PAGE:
UPDATE: Edwardsburg school board names superintendent
Published 9:30 pm Wednesday, April 19, 2023
EDWARDSBURG — Edwardsburg Public Schools has found its new superintendent.
The EPS Board of Education announced it has offered the position to Dr. Courtney Szucs, Executive Director of Special Services at Fenton Area Public Schools in Fenton, contingent upon successful contract negotiations and a site visit.
Dr. Szucs will begin on July 1 and will replace Jim Knoll, who announced his retirement in February. She will become the first woman to helm Edwardsburg Public Schools.
Dr. Sarah J. Hickle, Assistant Superintendent at School City of Mishawaka; and Mark Brenton, Superintendent of Bellaire Public Schools in Bellaire, Michigan, were the other final candidates.
“This is important to all of us, so it has been very thoughtful,” said EPS Board President Chelsea Wilson. “We’ve been very thorough and it’s been a lot of reading and listening, but I’m very optimistic. I think Dr. Szucs is a wonderful candidate.”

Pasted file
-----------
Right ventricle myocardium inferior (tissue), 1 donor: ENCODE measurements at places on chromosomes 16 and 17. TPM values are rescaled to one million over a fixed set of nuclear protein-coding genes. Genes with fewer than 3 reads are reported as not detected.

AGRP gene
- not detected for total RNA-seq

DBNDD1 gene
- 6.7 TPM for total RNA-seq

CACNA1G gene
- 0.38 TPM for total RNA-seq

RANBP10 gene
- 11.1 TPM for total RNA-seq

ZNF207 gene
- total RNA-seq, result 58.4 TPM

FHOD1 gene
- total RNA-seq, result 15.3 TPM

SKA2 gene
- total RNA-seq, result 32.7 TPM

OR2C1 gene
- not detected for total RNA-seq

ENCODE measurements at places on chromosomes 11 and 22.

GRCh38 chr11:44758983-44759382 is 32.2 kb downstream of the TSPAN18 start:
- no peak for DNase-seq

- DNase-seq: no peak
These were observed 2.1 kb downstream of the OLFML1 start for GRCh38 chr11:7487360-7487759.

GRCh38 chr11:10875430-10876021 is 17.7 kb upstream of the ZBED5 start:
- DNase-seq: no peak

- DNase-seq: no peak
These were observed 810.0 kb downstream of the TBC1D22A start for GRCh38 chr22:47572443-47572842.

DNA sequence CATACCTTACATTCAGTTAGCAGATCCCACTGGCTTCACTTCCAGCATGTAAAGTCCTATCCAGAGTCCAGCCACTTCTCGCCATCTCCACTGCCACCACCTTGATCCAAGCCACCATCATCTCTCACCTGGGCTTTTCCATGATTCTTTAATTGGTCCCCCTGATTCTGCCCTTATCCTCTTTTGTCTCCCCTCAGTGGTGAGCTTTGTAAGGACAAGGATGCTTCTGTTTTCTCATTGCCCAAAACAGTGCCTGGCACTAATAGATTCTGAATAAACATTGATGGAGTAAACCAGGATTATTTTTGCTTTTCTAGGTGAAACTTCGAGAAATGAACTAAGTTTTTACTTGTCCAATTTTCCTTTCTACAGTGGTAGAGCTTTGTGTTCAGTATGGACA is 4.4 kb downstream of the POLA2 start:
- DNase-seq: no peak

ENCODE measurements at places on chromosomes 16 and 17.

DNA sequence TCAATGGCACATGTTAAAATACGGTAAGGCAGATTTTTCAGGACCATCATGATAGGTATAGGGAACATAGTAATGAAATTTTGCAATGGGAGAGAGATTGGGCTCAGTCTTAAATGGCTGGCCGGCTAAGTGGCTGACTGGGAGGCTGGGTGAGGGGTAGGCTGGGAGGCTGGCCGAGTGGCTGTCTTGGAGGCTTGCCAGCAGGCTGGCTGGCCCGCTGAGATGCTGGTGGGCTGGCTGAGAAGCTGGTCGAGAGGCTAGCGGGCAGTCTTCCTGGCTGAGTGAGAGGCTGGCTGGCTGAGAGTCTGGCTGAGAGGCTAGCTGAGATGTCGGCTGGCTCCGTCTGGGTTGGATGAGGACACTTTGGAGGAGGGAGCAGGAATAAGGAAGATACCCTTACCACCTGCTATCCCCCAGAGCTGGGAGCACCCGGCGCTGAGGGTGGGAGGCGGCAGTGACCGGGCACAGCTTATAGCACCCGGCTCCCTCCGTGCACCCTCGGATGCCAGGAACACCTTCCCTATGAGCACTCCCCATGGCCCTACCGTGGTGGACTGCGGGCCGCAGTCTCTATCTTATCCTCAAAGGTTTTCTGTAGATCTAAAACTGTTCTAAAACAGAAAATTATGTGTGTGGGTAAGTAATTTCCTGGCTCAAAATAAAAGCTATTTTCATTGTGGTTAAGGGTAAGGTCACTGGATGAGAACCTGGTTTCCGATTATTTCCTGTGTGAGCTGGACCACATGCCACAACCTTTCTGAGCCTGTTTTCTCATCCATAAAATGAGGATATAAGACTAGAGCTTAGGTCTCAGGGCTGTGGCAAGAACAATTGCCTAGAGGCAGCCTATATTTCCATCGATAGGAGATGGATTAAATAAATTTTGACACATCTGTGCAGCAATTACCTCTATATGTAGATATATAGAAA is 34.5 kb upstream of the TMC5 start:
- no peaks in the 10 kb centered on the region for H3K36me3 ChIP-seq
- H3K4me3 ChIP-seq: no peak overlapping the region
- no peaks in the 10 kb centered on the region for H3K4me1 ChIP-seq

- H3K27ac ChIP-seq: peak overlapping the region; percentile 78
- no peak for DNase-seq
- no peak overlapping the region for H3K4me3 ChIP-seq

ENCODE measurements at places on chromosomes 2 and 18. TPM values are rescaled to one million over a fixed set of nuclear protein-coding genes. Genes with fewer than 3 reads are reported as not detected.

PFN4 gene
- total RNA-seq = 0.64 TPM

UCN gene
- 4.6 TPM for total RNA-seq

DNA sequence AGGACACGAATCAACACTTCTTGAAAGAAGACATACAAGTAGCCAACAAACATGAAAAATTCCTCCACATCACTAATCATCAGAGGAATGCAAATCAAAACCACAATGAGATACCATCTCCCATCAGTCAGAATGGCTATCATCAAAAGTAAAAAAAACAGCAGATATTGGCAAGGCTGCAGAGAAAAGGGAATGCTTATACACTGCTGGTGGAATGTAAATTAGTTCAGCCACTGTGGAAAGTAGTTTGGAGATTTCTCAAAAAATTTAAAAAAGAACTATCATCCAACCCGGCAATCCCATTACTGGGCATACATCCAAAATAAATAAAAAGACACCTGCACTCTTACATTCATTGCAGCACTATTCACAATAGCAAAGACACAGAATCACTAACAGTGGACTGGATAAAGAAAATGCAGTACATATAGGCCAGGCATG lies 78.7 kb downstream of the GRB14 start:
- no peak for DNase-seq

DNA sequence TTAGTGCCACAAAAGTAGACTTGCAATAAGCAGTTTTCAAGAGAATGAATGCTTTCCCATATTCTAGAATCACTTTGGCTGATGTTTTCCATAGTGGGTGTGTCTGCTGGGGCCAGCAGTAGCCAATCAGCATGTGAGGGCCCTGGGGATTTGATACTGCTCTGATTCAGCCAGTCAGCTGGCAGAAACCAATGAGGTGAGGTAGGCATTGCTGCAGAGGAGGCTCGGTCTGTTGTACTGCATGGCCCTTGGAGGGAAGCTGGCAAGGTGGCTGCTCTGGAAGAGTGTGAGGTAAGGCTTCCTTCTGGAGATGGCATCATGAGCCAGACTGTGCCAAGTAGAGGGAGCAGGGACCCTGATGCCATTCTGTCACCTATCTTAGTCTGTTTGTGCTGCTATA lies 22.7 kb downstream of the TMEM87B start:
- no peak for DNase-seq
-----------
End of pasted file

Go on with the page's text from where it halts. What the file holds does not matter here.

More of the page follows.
Szucs has a Doctorate of Education in K-12 Educational Leadership from Michigan State University. She has served as Fenton’s Executive Director of Special Services since 2018 and as its Special Services Director from 2010-18. During the 2010-11 school year, she also directed the district’s Federally Funded Programs. Prior to that, she was the Supervisor of Special Education for Lake Orion Schools in Lake Orion, Michigan from 2008-2010 and was the interim supervisor during the 2007-08 school year.